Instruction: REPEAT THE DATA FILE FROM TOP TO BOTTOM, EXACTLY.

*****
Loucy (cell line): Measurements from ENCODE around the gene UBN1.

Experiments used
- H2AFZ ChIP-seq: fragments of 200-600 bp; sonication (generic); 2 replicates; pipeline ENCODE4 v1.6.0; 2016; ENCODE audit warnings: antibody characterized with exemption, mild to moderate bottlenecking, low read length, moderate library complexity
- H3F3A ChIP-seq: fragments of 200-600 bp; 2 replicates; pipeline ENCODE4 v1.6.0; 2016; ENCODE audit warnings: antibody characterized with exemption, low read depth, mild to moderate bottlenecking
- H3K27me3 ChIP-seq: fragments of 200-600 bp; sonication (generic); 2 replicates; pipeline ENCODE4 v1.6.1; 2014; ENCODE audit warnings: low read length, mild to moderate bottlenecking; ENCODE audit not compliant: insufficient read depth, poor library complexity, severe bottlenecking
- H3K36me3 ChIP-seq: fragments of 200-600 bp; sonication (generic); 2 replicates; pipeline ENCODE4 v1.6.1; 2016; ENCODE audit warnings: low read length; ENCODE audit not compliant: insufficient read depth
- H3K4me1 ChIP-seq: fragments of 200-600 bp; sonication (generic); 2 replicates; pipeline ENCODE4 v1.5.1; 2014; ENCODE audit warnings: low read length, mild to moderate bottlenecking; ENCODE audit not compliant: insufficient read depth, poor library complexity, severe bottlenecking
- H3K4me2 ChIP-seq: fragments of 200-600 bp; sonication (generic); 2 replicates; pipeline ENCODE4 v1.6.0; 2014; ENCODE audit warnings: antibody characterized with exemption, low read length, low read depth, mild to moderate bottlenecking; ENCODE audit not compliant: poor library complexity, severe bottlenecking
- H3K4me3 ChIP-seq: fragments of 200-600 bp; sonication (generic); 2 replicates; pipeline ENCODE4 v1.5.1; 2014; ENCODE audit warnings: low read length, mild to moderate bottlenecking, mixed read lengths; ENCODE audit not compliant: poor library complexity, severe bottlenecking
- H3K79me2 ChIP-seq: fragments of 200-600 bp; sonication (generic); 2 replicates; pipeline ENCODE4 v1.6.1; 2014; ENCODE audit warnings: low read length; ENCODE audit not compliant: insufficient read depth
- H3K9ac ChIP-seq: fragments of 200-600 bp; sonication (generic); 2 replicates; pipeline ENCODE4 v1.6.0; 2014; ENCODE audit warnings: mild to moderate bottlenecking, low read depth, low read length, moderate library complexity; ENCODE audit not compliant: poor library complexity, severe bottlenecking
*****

Loucy (cell line): Measurements from ENCODE around the gene UBN1.

Experiments used
- H2AFZ ChIP-seq: fragments of 200-600 bp; sonication (generic); 2 replicates; pipeline ENCODE4 v1.6.0; 2016; ENCODE audit warnings: antibody characterized with exemption, mild to moderate bottlenecking, low read length, moderate library complexity
- H3F3A ChIP-seq: fragments of 200-600 bp; 2 replicates; pipeline ENCODE4 v1.6.0; 2016; ENCODE audit warnings: antibody characterized with exemption, low read depth, mild to moderate bottlenecking
- H3K27me3 ChIP-seq: fragments of 200-600 bp; sonication (generic); 2 replicates; pipeline ENCODE4 v1.6.1; 2014; ENCODE audit warnings: low read length, mild to moderate bottlenecking; ENCODE audit not compliant: insufficient read depth, poor library complexity, severe bottlenecking
- H3K36me3 ChIP-seq: fragments of 200-600 bp; sonication (generic); 2 replicates; pipeline ENCODE4 v1.6.1; 2016; ENCODE audit warnings: low read length; ENCODE audit not compliant: insufficient read depth
- H3K4me1 ChIP-seq: fragments of 200-600 bp; sonication (generic); 2 replicates; pipeline ENCODE4 v1.5.1; 2014; ENCODE audit warnings: low read length, mild to moderate bottlenecking; ENCODE audit not compliant: insufficient read depth, poor library complexity, severe bottlenecking
- H3K4me2 ChIP-seq: fragments of 200-600 bp; sonication (generic); 2 replicates; pipeline ENCODE4 v1.6.0; 2014; ENCODE audit warnings: antibody characterized with exemption, low read length, low read depth, mild to moderate bottlenecking; ENCODE audit not compliant: poor library complexity, severe bottlenecking
- H3K4me3 ChIP-seq: fragments of 200-600 bp; sonication (generic); 2 replicates; pipeline ENCODE4 v1.5.1; 2014; ENCODE audit warnings: low read length, mild to moderate bottlenecking, mixed read lengths; ENCODE audit not compliant: poor library complexity, severe bottlenecking
- H3K79me2 ChIP-seq: fragments of 200-600 bp; sonication (generic); 2 replicates; pipeline ENCODE4 v1.6.1; 2014; ENCODE audit warnings: low read length; ENCODE audit not compliant: insufficient read depth
- H3K9ac ChIP-seq: fragments of 200-600 bp; sonication (generic); 2 replicates; pipeline ENCODE4 v1.6.0; 2014; ENCODE audit warnings: mild to moderate bottlenecking, low read depth, low read length, moderate library complexity; ENCODE audit not compliant: poor library complexity, severe bottlenecking